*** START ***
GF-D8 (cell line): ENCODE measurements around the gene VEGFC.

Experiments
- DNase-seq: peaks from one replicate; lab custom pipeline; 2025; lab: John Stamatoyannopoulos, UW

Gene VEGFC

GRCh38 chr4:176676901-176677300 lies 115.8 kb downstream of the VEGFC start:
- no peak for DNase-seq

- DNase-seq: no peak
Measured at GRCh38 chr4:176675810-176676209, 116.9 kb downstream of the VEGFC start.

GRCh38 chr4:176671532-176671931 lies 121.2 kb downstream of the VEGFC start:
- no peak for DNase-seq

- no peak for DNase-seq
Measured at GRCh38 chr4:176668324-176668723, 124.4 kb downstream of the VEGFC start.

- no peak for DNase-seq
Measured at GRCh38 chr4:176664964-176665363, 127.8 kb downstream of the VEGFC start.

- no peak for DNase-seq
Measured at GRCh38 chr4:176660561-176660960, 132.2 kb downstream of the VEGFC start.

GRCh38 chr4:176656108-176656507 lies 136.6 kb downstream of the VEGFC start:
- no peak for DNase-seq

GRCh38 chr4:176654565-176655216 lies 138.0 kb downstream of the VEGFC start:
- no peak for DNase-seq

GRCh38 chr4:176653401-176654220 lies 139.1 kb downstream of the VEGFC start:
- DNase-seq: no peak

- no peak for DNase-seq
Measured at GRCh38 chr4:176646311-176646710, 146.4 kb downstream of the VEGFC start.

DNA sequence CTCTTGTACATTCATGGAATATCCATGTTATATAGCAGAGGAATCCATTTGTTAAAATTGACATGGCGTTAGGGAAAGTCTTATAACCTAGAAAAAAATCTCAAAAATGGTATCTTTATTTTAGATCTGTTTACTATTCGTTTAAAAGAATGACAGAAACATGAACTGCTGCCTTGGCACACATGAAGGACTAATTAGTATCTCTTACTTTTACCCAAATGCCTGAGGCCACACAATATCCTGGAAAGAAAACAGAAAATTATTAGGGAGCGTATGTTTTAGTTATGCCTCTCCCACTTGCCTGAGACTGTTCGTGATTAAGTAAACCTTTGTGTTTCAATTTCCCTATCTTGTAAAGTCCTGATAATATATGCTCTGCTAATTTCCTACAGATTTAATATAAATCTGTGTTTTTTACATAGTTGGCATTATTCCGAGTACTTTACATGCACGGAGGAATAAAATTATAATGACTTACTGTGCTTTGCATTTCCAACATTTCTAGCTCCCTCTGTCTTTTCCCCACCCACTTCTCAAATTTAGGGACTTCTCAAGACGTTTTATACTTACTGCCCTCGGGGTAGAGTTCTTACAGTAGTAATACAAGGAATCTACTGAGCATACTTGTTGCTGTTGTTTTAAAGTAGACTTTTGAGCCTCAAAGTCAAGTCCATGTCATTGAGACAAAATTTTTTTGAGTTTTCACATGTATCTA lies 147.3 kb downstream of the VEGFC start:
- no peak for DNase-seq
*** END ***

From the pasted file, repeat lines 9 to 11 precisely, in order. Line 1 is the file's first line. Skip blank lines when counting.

GRCh38 chr4:176671532-176671931 lies 121.2 kb downstream of the VEGFC start:
- no peak for DNase-seq

- no peak for DNase-seq